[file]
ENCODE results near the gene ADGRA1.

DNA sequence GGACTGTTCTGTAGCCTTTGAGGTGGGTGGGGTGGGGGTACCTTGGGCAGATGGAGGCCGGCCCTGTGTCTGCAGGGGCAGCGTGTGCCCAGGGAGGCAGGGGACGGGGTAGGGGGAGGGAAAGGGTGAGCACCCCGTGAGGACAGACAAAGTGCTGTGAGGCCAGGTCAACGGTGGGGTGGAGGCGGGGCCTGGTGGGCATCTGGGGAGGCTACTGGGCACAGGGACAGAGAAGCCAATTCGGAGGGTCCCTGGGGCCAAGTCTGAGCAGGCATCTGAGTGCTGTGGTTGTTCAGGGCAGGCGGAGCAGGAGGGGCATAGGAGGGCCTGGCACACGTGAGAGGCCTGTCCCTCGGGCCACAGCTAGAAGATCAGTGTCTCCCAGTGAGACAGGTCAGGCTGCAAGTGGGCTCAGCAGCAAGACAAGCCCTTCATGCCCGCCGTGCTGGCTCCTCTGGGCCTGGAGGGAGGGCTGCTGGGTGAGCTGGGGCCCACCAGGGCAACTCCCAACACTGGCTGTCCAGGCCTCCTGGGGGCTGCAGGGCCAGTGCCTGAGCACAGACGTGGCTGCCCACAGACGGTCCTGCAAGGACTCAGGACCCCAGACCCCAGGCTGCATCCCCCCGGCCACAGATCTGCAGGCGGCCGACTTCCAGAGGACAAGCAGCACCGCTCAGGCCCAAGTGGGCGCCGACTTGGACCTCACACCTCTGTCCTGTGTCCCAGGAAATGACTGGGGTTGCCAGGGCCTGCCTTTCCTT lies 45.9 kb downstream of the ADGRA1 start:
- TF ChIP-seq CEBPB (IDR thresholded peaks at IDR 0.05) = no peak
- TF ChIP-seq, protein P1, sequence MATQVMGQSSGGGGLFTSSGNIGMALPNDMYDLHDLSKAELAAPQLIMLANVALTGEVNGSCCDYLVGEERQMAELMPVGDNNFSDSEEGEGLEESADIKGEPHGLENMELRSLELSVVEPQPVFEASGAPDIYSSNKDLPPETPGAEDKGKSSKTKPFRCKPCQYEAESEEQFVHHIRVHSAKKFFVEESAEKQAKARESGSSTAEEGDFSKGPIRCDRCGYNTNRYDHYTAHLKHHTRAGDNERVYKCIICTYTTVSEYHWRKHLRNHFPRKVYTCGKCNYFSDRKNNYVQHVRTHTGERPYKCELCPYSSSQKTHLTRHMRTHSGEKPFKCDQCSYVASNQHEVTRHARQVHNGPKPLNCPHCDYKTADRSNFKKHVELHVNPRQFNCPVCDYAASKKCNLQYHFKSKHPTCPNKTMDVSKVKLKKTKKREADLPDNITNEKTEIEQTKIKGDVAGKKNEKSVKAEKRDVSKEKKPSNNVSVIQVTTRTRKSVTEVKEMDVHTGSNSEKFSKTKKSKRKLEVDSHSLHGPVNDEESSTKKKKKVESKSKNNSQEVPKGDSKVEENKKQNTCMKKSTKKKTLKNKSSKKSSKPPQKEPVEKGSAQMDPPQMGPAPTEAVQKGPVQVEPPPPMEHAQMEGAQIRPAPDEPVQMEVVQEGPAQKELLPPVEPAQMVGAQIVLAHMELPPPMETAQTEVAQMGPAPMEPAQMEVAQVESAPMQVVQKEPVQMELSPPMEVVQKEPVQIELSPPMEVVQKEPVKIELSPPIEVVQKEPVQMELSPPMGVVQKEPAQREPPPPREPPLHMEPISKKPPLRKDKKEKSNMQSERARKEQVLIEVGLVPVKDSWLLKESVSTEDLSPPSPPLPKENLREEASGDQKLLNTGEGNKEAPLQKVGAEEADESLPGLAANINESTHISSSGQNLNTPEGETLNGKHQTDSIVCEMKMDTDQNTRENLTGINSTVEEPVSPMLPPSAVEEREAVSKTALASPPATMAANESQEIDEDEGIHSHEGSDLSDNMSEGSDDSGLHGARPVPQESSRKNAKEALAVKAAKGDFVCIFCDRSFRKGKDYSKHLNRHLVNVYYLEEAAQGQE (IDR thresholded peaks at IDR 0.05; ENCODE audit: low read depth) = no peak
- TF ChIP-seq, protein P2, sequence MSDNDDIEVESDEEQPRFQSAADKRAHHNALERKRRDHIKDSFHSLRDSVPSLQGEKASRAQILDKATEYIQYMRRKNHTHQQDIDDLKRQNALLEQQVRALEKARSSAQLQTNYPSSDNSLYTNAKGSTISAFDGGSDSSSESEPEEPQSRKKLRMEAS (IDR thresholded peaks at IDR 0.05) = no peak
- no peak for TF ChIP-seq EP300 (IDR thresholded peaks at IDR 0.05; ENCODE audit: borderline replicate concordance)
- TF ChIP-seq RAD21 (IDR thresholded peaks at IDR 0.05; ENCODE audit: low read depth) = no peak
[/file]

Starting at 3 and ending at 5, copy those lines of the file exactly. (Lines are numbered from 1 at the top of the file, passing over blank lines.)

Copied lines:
- TF ChIP-seq CEBPB (IDR thresholded peaks at IDR 0.05) = no peak
- TF ChIP-seq, protein P1, sequence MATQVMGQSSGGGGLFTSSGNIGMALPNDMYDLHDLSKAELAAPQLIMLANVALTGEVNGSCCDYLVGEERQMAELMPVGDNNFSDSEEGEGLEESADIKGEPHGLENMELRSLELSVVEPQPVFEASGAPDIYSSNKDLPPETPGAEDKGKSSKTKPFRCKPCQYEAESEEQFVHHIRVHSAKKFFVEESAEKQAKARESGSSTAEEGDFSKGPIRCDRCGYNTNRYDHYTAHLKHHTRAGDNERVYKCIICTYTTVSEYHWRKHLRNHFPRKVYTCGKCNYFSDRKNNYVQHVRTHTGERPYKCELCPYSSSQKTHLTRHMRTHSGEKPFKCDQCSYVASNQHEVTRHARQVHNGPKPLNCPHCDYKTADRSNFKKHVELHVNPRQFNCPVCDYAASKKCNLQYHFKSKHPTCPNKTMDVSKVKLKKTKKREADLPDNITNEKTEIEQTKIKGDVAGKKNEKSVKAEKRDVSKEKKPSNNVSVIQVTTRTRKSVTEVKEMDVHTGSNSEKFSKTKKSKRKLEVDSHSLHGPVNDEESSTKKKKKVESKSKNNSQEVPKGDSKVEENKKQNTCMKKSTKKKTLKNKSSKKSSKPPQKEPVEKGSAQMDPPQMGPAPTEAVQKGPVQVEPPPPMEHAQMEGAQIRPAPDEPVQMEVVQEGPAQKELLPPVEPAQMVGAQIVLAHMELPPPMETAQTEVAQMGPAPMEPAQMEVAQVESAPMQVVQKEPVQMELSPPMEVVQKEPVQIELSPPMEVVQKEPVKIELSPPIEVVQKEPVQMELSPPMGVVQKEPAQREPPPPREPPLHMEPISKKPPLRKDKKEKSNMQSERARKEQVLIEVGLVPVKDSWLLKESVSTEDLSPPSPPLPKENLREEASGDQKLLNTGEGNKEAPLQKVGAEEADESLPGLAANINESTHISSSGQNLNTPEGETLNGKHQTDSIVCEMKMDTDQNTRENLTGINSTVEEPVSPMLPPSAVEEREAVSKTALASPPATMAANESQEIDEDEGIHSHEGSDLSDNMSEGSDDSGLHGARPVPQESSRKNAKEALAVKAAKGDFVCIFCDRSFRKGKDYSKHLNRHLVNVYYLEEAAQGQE (IDR thresholded peaks at IDR 0.05; ENCODE audit: low read depth) = no peak
- TF ChIP-seq, protein P2, sequence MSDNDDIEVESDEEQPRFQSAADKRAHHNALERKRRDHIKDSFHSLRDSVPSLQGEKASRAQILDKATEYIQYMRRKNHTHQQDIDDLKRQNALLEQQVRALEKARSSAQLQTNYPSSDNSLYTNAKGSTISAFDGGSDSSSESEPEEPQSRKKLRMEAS (IDR thresholded peaks at IDR 0.05) = no peak